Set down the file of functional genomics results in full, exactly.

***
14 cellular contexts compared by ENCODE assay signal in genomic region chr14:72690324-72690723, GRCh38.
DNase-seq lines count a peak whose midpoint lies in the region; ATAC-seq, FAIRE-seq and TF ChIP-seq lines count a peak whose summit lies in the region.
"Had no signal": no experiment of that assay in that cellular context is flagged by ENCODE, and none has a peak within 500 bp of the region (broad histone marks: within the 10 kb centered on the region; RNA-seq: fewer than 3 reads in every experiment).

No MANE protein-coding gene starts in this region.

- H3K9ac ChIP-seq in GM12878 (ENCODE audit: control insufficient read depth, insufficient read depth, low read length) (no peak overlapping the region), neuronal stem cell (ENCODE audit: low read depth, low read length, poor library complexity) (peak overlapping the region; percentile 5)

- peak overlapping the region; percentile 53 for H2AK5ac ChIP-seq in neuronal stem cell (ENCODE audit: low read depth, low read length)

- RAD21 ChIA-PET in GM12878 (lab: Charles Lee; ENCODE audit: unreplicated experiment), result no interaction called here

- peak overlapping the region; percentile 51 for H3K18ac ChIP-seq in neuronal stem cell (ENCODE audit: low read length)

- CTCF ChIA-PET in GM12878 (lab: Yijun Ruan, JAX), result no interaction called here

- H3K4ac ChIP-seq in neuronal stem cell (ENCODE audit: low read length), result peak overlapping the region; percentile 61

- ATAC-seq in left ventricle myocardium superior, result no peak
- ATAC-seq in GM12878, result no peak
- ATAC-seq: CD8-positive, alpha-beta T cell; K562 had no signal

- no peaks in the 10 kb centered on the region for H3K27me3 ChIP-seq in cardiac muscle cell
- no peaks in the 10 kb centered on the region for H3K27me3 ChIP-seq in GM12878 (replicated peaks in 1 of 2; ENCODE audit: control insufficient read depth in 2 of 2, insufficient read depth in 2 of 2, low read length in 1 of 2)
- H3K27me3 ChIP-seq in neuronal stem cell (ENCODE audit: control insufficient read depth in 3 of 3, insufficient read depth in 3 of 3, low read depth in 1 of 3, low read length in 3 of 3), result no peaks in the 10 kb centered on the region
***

14 cellular contexts compared by ENCODE assay signal in genomic region chr14:72690324-72690723, GRCh38.
DNase-seq lines count a peak whose midpoint lies in the region; ATAC-seq, FAIRE-seq and TF ChIP-seq lines count a peak whose summit lies in the region.
"Had no signal": no experiment of that assay in that cellular context is flagged by ENCODE, and none has a peak within 500 bp of the region (broad histone marks: within the 10 kb centered on the region; RNA-seq: fewer than 3 reads in every experiment).

No MANE protein-coding gene starts in this region.

- H3K9ac ChIP-seq in GM12878 (ENCODE audit: control insufficient read depth, insufficient read depth, low read length) (no peak overlapping the region), neuronal stem cell (ENCODE audit: low read depth, low read length, poor library complexity) (peak overlapping the region; percentile 5)

- peak overlapping the region; percentile 53 for H2AK5ac ChIP-seq in neuronal stem cell (ENCODE audit: low read depth, low read length)

- RAD21 ChIA-PET in GM12878 (lab: Charles Lee; ENCODE audit: unreplicated experiment), result no interaction called here

- peak overlapping the region; percentile 51 for H3K18ac ChIP-seq in neuronal stem cell (ENCODE audit: low read length)

- CTCF ChIA-PET in GM12878 (lab: Yijun Ruan, JAX), result no interaction called here

- H3K4ac ChIP-seq in neuronal stem cell (ENCODE audit: low read length), result peak overlapping the region; percentile 61

- ATAC-seq in left ventricle myocardium superior, result no peak
- ATAC-seq in GM12878, result no peak
- ATAC-seq: CD8-positive, alpha-beta T cell; K562 had no signal

- no peaks in the 10 kb centered on the region for H3K27me3 ChIP-seq in cardiac muscle cell
- no peaks in the 10 kb centered on the region for H3K27me3 ChIP-seq in GM12878 (replicated peaks in 1 of 2; ENCODE audit: control insufficient read depth in 2 of 2, insufficient read depth in 2 of 2, low read length in 1 of 2)
- H3K27me3 ChIP-seq in neuronal stem cell (ENCODE audit: control insufficient read depth in 3 of 3, insufficient read depth in 3 of 3, low read depth in 1 of 3, low read length in 3 of 3), result no peaks in the 10 kb centered on the region